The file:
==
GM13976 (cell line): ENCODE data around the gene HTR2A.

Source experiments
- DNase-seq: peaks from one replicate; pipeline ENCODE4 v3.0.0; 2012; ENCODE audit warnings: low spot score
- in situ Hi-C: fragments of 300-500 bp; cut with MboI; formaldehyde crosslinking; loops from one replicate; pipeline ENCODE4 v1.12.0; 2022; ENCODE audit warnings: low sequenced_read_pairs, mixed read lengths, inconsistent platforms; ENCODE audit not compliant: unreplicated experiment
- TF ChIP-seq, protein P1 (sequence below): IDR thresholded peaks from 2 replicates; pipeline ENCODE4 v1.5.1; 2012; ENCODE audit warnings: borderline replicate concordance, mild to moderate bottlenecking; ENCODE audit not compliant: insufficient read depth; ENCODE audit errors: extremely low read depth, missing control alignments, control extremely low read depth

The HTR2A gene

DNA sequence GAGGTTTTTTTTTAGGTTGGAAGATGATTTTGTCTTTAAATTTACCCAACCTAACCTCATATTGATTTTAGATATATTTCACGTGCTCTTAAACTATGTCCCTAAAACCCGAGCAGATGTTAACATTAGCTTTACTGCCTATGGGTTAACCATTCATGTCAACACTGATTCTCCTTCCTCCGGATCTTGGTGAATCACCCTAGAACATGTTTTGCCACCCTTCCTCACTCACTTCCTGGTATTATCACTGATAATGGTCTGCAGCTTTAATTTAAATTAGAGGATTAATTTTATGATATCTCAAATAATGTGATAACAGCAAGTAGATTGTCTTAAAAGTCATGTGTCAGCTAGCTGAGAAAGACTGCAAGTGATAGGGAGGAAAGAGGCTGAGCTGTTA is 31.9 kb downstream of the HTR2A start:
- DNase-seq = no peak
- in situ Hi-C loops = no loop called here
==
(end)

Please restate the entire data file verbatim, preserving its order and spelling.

GM13976 (cell line): ENCODE data around the gene HTR2A.

Source experiments
- DNase-seq: peaks from one replicate; pipeline ENCODE4 v3.0.0; 2012; ENCODE audit warnings: low spot score
- in situ Hi-C: fragments of 300-500 bp; cut with MboI; formaldehyde crosslinking; loops from one replicate; pipeline ENCODE4 v1.12.0; 2022; ENCODE audit warnings: low sequenced_read_pairs, mixed read lengths, inconsistent platforms; ENCODE audit not compliant: unreplicated experiment
- TF ChIP-seq, protein P1 (sequence below): IDR thresholded peaks from 2 replicates; pipeline ENCODE4 v1.5.1; 2012; ENCODE audit warnings: borderline replicate concordance, mild to moderate bottlenecking; ENCODE audit not compliant: insufficient read depth; ENCODE audit errors: extremely low read depth, missing control alignments, control extremely low read depth

The HTR2A gene

DNA sequence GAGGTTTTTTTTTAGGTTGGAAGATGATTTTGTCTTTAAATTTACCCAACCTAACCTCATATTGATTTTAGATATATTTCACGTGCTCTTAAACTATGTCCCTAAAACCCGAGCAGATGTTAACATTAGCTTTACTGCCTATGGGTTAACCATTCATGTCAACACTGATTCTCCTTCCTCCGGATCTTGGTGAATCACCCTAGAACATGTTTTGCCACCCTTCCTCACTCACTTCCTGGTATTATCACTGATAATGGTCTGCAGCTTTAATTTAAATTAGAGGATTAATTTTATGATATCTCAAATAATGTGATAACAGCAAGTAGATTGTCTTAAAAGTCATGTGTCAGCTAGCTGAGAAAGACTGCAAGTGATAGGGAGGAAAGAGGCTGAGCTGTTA is 31.9 kb downstream of the HTR2A start:
- DNase-seq = no peak
- in situ Hi-C loops = no loop called here